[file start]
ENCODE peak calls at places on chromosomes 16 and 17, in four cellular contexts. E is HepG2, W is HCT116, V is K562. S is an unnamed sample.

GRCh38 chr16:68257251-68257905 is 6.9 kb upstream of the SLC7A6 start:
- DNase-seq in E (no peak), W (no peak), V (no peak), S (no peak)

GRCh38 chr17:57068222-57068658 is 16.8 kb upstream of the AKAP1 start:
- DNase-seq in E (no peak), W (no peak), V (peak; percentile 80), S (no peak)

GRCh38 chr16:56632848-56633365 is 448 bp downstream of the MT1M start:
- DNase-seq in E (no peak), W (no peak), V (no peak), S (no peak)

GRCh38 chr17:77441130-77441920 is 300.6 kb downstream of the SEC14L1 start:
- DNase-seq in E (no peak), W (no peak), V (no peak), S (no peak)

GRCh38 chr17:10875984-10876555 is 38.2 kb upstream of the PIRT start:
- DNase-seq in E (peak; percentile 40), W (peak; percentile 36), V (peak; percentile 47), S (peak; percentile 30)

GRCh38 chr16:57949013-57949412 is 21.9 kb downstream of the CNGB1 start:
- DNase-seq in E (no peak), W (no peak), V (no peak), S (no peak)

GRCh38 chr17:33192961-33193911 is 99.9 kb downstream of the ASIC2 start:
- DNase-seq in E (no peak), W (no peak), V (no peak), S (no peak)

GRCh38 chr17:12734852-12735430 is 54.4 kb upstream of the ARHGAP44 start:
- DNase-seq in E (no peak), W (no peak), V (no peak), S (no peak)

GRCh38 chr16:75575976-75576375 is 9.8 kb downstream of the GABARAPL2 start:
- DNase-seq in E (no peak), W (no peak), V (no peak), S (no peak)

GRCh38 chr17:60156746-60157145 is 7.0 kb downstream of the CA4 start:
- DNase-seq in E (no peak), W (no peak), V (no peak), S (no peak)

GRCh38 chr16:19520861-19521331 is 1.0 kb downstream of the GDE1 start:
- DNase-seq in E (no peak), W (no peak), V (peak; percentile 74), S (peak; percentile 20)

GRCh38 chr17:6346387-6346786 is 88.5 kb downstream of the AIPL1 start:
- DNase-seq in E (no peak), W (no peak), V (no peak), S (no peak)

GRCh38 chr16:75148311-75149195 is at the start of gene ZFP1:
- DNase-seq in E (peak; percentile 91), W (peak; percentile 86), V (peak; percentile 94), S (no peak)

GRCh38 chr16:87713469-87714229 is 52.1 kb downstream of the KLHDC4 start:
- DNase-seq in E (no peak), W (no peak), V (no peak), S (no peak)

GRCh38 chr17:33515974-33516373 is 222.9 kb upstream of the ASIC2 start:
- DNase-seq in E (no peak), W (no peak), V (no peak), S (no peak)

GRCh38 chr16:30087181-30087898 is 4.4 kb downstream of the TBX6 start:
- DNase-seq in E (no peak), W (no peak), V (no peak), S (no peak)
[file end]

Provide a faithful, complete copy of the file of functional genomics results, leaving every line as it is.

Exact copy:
ENCODE peak calls at places on chromosomes 16 and 17, in four cellular contexts. E is HepG2, W is HCT116, V is K562. S is an unnamed sample.

GRCh38 chr16:68257251-68257905 is 6.9 kb upstream of the SLC7A6 start:
- DNase-seq in E (no peak), W (no peak), V (no peak), S (no peak)

GRCh38 chr17:57068222-57068658 is 16.8 kb upstream of the AKAP1 start:
- DNase-seq in E (no peak), W (no peak), V (peak; percentile 80), S (no peak)

GRCh38 chr16:56632848-56633365 is 448 bp downstream of the MT1M start:
- DNase-seq in E (no peak), W (no peak), V (no peak), S (no peak)

GRCh38 chr17:77441130-77441920 is 300.6 kb downstream of the SEC14L1 start:
- DNase-seq in E (no peak), W (no peak), V (no peak), S (no peak)

GRCh38 chr17:10875984-10876555 is 38.2 kb upstream of the PIRT start:
- DNase-seq in E (peak; percentile 40), W (peak; percentile 36), V (peak; percentile 47), S (peak; percentile 30)

GRCh38 chr16:57949013-57949412 is 21.9 kb downstream of the CNGB1 start:
- DNase-seq in E (no peak), W (no peak), V (no peak), S (no peak)

GRCh38 chr17:33192961-33193911 is 99.9 kb downstream of the ASIC2 start:
- DNase-seq in E (no peak), W (no peak), V (no peak), S (no peak)

GRCh38 chr17:12734852-12735430 is 54.4 kb upstream of the ARHGAP44 start:
- DNase-seq in E (no peak), W (no peak), V (no peak), S (no peak)

GRCh38 chr16:75575976-75576375 is 9.8 kb downstream of the GABARAPL2 start:
- DNase-seq in E (no peak), W (no peak), V (no peak), S (no peak)

GRCh38 chr17:60156746-60157145 is 7.0 kb downstream of the CA4 start:
- DNase-seq in E (no peak), W (no peak), V (no peak), S (no peak)

GRCh38 chr16:19520861-19521331 is 1.0 kb downstream of the GDE1 start:
- DNase-seq in E (no peak), W (no peak), V (peak; percentile 74), S (peak; percentile 20)

GRCh38 chr17:6346387-6346786 is 88.5 kb downstream of the AIPL1 start:
- DNase-seq in E (no peak), W (no peak), V (no peak), S (no peak)

GRCh38 chr16:75148311-75149195 is at the start of gene ZFP1:
- DNase-seq in E (peak; percentile 91), W (peak; percentile 86), V (peak; percentile 94), S (no peak)

GRCh38 chr16:87713469-87714229 is 52.1 kb downstream of the KLHDC4 start:
- DNase-seq in E (no peak), W (no peak), V (no peak), S (no peak)

GRCh38 chr17:33515974-33516373 is 222.9 kb upstream of the ASIC2 start:
- DNase-seq in E (no peak), W (no peak), V (no peak), S (no peak)

GRCh38 chr16:30087181-30087898 is 4.4 kb downstream of the TBX6 start:
- DNase-seq in E (no peak), W (no peak), V (no peak), S (no peak)